You can find more data and information about Cooperative Innovative High Schools here.
A five-year grant study that started in 2019 showed students who participated in CCP had higher high school graduation rates and higher postsecondary enrollment rates than those who did not. The study compared CCP students to a similar group of students who did not participate in CCP over seven years.
Students in CTP or CTE Pathways were 9% more likely to enroll in a North Carolina public college after high school. CIHS students were 27% more likely to enroll in a North Carolina public college after graduating.
The study also found that economically disadvantaged students and those from underrepresented racial and ethnic groups benefited most from CCP.
Mark Ellison, dean of students at Southwestern Community College, said students who have not been exposed to college growing up may feel at a disadvantage, and this lack of experience can often be a deterrent when it comes to making decisions about postsecondary enrollment.
Participation in CCP exposes students to college and is a tremendous confidence booster, particularly for first-generation college students, Ellison said.
“Students become familiar with college in a way they may not have otherwise been, and it can change their post-grad career paths and influence them to go to college when they otherwise would not have,” he said.
When community colleges started asking adults why they weren’t in college, a common answer was fear — both fear of failure and fear of the unknown. Earning college credit in high school is one way to help students overcome that fear and bridge the gap in postsecondary attainment.
A 2021 study also found that CCP participation among public high school and charter school students in 2019-20 was higher in Tier 1 counties, which are the state’s most economically distressed counties.
“So many students who come to do this (CCP) would not have explored college otherwise,” said Dr. Chad Bledsoe, president of Montgomery Community College.
For a lot of students, participating in CCP is a direct path to their career right after high school graduation. Like Brown, students all across the state are earning industry standard credentials that position them to join the workforce immediately. And many are earning family-sustaining wages.
Leaders from Stanly Community College shared that a recent CCP participant who earned a welding certificate landed a job after graduation as a welder making $30 an hour. CCP success stories like this are common.
When CCP was designed, it was done in such a way that students could earn a credential in less time than would normally be required. And regardless of their path – obtaining a degree, earning college transfer credits, or pursuing a credential to transition to the workforce – students would save time and money, both of which are linked to increased likelihood of postsecondary attainment.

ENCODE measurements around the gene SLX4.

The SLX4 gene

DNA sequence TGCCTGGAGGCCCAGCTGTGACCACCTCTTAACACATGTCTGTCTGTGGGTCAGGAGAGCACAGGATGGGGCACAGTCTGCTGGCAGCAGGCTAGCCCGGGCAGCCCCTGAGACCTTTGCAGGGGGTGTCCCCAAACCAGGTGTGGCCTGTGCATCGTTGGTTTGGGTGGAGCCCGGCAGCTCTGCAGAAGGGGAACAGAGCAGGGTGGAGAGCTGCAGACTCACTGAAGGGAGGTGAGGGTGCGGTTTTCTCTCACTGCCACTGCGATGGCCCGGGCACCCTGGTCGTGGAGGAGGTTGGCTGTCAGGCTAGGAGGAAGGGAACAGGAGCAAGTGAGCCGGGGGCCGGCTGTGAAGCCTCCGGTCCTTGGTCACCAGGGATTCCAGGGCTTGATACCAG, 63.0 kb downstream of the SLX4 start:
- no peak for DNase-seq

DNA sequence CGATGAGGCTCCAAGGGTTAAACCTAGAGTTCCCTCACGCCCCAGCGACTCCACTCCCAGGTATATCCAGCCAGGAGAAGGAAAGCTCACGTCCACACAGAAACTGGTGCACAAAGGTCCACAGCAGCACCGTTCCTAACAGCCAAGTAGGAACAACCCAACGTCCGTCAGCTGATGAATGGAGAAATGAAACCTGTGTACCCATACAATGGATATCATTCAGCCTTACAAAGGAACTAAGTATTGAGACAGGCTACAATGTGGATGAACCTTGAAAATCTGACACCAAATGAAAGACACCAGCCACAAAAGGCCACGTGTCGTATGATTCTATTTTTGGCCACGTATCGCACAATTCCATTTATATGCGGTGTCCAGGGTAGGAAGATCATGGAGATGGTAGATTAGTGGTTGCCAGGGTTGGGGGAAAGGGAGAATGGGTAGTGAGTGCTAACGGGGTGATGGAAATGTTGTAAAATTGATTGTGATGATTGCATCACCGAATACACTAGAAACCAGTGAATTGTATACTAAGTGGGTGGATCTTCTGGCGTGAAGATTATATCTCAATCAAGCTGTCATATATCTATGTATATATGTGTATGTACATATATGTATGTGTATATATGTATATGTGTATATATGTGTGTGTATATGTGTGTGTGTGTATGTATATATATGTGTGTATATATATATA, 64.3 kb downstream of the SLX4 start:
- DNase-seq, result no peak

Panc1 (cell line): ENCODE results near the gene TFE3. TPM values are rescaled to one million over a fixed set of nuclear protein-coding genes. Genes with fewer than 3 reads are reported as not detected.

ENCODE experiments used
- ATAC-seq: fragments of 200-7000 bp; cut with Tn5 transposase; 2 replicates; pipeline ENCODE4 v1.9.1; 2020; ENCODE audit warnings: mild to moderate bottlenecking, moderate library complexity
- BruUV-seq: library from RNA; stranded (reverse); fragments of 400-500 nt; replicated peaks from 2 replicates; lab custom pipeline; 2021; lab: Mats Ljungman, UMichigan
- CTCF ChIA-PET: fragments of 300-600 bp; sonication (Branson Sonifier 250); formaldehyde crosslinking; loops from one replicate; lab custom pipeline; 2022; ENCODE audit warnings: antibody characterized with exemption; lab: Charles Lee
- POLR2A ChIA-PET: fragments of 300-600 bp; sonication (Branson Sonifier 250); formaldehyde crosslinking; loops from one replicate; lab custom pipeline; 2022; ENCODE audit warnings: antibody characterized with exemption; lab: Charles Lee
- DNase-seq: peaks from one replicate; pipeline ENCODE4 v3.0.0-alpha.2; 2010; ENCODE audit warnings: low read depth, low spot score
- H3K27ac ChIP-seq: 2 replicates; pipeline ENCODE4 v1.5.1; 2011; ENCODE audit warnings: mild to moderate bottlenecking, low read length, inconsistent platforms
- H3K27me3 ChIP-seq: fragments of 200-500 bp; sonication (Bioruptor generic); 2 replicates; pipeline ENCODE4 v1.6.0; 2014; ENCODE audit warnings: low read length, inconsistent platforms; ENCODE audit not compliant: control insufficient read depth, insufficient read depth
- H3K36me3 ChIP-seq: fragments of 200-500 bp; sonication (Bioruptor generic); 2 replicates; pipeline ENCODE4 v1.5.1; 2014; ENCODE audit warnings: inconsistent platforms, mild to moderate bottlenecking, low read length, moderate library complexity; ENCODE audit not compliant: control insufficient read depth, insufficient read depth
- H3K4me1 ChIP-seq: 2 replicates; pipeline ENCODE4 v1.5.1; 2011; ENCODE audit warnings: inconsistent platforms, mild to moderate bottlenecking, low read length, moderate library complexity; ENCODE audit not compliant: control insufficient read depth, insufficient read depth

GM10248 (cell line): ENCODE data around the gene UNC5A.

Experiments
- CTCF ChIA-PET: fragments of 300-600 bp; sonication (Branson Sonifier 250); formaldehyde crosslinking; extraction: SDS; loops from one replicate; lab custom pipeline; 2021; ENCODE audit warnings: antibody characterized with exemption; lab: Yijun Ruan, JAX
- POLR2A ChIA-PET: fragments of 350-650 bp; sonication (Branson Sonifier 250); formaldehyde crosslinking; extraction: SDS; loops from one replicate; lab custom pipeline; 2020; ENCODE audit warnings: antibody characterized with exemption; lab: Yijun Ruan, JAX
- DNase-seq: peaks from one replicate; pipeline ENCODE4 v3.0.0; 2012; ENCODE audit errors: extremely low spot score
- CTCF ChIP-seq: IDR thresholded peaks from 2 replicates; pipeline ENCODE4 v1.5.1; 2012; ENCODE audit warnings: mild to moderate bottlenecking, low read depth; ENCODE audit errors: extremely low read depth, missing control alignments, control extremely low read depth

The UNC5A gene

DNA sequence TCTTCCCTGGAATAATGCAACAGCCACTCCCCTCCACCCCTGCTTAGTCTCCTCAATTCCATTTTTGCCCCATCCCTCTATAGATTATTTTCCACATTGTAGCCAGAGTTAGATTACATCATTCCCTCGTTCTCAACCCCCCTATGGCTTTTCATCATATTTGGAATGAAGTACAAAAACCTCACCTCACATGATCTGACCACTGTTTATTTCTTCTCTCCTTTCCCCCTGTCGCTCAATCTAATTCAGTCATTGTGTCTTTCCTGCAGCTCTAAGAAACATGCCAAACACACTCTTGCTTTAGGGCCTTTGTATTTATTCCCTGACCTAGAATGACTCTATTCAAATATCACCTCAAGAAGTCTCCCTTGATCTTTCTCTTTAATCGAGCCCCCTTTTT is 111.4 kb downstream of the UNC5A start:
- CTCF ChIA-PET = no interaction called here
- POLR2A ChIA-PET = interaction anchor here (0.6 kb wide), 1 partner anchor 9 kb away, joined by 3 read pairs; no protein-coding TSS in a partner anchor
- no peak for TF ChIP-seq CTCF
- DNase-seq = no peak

Leia Rollins, coordinator for college high school programs for Piedmont Community College and the career coach in Caswell County, said the impact CCP makes on students prepares them to go on and change other people’s lives. These students graduate, she said, and they go into the real world and play important roles on the small scale and the larger scale in their communities.
“I want policymakers to see what CCP has done for all of my students,” Rollins said, “from a student taking one class to a student who got their degree. I have a student who is working with minority females about breastfeeding awareness and going on to get her doctorate.”
Funding model as a key to success
Cost remains one of the top barriers for students considering whether to pursue postsecondary education after high school.
In November 2022, Education Commission of the States released a special report indicating that “funding models are one of the key determinants of equitable student access to dual enrollment programs,” highlighting North Carolina as a case study.
North Carolina waives tuition costs for CCP students and provides funding to postsecondary institutions who deliver CCP courses. Students are responsible for additional costs, like books, supplies, fees, and transportation, though some school districts and/or colleges may cover these costs.
Bryan Miller, the county manager in Caswell County, said Piedmont Community College’s CCP offerings save students and parents thousands in tuition, room and board, meals, and travel costs. Piedmont Community College also works with the school districts to provide hot spots, supplies for classes, and transportation to students.
On top of all these savings, he said, CCP “puts students in the workforce earlier.”
Miller said when a student is able to start their career two years early, the increases in salary and promotions gained over time have an exponential impact, like compounded interest, on their life.